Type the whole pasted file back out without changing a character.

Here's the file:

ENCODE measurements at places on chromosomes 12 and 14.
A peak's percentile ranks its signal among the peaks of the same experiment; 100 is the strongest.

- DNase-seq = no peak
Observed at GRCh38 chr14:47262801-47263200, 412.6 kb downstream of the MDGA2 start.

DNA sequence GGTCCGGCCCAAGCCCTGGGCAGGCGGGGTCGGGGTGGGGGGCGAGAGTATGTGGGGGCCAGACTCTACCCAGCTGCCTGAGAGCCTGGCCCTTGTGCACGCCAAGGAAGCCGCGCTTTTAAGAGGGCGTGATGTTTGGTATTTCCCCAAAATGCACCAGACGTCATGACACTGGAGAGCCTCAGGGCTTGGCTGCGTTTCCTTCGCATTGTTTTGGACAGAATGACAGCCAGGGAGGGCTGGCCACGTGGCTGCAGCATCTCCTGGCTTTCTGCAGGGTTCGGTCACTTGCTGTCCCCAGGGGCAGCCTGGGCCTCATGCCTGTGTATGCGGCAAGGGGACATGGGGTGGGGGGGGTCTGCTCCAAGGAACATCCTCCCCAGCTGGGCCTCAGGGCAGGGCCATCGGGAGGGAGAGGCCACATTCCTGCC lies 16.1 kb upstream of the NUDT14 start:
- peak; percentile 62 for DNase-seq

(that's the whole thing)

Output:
ENCODE measurements at places on chromosomes 12 and 14.
A peak's percentile ranks its signal among the peaks of the same experiment; 100 is the strongest.

- DNase-seq = no peak
Observed at GRCh38 chr14:47262801-47263200, 412.6 kb downstream of the MDGA2 start.

DNA sequence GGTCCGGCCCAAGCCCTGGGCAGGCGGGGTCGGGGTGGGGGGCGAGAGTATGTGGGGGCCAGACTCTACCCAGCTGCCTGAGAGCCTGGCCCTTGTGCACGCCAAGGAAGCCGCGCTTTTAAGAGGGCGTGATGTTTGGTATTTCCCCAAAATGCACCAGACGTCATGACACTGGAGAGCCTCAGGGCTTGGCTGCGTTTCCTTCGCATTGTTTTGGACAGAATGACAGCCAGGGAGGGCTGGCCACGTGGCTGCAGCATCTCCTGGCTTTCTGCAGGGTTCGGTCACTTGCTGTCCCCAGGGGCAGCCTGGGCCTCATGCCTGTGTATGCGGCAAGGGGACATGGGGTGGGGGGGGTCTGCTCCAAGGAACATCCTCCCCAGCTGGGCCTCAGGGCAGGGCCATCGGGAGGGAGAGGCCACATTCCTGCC lies 16.1 kb upstream of the NUDT14 start:
- peak; percentile 62 for DNase-seq